How To Take Photos Of Strangers

There are few photography subjects as intriguing as the candid shot of a stranger. Who were they? What were they thinking about? What was happening in their world? Adding a stranger to the frame can make almost any photo instantly engaging. But first you need to find the right stranger and know how to shoot them. Here are some indispensable tips from professional street photographer Richard I’Anson.

Photo: Richard I’Anson

Richard I’Anson is an award-winning travel photographer who specialises in natural, unstaged street portraits from around the world (you can check out more examples of his stunning work at his website). We recently caught up Richard during a Canon Masters photography event. Here are his tips for photographing strangers:

Know your camera!

“Take the time to understand the basics of photography and know all the technical stuff about your camera. You can then focus purely on the creative side of things which will result in better photos. This is especially important when photographing strangers: you need to get your technical skills absolutely down pat so that all you are thinking about is the image and connecting with the subject.”

Shoot well: but also shoot quickly

“When taking photos of strangers, it helps to operate at a fast level. Don’t let the equipment you’re using or your level of expertise slow you down. If you can capture the subject quickly and efficiently, you’ll get much better photos. Try and visualise the image before you approach them. If you’re still trying to figure it out while the person is standing in front of you, you’ll usually lose them.”

Be professional (this means knowing what you want)

“Street photography is different to commercial or studio portraits where you’re working with someone in a professional setting. But you still need to respect the subject and not waste their time. One way to do this is to know what you want in advance and take the time to explain it. It also helps if you approach with a smile. If you’re friendly and efficient, you’ll get a higher level of cooperation.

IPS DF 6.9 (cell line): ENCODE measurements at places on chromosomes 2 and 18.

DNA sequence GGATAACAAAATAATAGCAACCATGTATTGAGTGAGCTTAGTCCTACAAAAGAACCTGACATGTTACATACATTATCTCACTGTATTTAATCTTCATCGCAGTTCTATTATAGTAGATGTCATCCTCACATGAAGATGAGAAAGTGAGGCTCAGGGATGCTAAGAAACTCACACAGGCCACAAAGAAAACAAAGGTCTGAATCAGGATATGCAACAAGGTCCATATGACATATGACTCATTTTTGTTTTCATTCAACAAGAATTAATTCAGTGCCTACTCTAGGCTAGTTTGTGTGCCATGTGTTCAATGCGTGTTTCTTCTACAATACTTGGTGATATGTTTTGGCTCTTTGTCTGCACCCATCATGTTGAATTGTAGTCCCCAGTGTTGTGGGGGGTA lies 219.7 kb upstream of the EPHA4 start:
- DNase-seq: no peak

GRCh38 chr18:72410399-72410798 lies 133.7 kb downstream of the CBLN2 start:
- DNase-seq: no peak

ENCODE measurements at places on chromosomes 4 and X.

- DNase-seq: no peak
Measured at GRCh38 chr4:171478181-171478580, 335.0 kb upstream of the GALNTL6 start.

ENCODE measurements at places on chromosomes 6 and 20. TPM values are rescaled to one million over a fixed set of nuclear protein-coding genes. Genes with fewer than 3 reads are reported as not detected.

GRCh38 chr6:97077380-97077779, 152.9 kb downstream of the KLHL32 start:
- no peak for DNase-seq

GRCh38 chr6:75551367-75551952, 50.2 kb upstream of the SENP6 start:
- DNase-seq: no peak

“One of the great beauties of digital capture is that you can actually share the picture with them on the spot and make them feel part of the process.”

Be passionate about the subject

“Anyone with basic photography skills can take a photo of a stranger. But if the subject means something to you, your interest in the subject is more likely to shine through.”

Appeal to vanity

“I try to photograph people with dignity. If you’re shooting as a professional and you can make the subject look good, most people will really respond to that. When they see a picture of themselves and it looks good it will make them feel good.”

Get down to their level – literally

“I’m quite tall so I try not to look down on people. If my intended subject is sitting, I’ll crouch down so that I’m at eye-level. It might sound like a little thing, but it can often make the difference between a yes or a no when you ask to take somebody’s portrait.”

Try to find great photos naturally

“I’m often asked how I get the people in my photos looking so natural. One of the ways I go about this is by looking for great shots instead of trying orchestrate them. As an editorial photographer, I won’t move people if the lighting isn’t right.

"If a subject is poorly lit, I just won’t take the shot. This means I am always looking for people who are in the right light. This also applies to backgrounds: if it’s crappy I won’t shoot it, or I’ll employ one or two photographic techniques to minimise its presence.”

Always ask first!

“Regardless of what the privacy laws in each country are, I always ask permission before I take a street photo. It's just common courtesy.”


    There's also this talk the guy who runs Humans Of New York gave at a university in Dublin:

    He talks about how he approaches strangers; things like coming at them from specific directions, how to start the conversation and ask to take their picture, and how to talk to them afterwards if you're interviewing them or need a quote. Considering the guy has published a book of his work and runs at least 2 massively successful social media profiles it's worth a look if you're interested in photographing people from cold approaches.

    I've played chess in that hot-spring pool in Budapest - great fun!

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